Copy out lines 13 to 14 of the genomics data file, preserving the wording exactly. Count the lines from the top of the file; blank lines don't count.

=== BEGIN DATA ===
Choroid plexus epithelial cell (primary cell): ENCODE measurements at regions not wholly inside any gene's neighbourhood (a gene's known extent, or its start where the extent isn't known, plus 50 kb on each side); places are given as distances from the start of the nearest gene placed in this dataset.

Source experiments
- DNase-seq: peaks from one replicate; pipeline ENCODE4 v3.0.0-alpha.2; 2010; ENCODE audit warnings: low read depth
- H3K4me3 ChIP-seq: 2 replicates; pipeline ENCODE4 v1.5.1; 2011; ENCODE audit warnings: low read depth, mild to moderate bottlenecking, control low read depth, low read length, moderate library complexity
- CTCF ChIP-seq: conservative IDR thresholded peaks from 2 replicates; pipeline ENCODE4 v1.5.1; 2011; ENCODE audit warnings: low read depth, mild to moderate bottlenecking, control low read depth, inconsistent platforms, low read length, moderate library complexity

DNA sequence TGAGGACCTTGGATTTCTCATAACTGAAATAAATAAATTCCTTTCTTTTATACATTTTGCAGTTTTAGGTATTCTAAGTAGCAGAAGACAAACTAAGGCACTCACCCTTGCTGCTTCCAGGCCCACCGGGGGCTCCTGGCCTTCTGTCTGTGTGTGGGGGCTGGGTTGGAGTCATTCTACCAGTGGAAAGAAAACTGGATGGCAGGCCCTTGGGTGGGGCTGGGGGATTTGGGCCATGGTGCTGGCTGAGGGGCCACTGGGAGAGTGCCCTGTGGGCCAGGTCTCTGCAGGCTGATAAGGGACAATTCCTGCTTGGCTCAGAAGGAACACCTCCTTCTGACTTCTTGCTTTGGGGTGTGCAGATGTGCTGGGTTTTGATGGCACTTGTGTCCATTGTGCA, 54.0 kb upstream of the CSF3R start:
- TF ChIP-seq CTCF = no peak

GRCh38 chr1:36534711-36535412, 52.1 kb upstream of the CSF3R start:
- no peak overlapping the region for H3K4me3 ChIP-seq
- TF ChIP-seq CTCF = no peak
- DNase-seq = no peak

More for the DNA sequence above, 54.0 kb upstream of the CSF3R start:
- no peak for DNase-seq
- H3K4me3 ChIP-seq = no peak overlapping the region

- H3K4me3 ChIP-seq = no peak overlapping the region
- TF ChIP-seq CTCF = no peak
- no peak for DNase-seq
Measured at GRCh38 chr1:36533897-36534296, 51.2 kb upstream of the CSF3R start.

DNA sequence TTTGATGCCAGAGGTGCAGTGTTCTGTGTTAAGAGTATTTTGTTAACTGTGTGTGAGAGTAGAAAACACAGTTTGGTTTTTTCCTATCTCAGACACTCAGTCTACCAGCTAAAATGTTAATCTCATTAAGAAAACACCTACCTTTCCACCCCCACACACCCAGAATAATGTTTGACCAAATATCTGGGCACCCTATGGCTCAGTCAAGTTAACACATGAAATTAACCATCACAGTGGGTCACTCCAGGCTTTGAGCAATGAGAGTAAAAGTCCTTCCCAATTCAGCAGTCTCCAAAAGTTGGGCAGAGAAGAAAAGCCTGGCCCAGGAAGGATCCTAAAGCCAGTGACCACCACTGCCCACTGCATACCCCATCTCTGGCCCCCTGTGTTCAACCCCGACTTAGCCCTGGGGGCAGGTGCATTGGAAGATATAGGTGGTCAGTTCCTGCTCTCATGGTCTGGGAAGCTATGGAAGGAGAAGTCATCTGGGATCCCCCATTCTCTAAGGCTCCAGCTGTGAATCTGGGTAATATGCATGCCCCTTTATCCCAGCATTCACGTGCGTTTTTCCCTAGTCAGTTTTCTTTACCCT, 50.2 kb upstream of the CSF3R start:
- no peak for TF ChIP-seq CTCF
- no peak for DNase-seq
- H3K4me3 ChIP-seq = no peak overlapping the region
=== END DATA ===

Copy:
- no peak for DNase-seq
- H3K4me3 ChIP-seq = no peak overlapping the region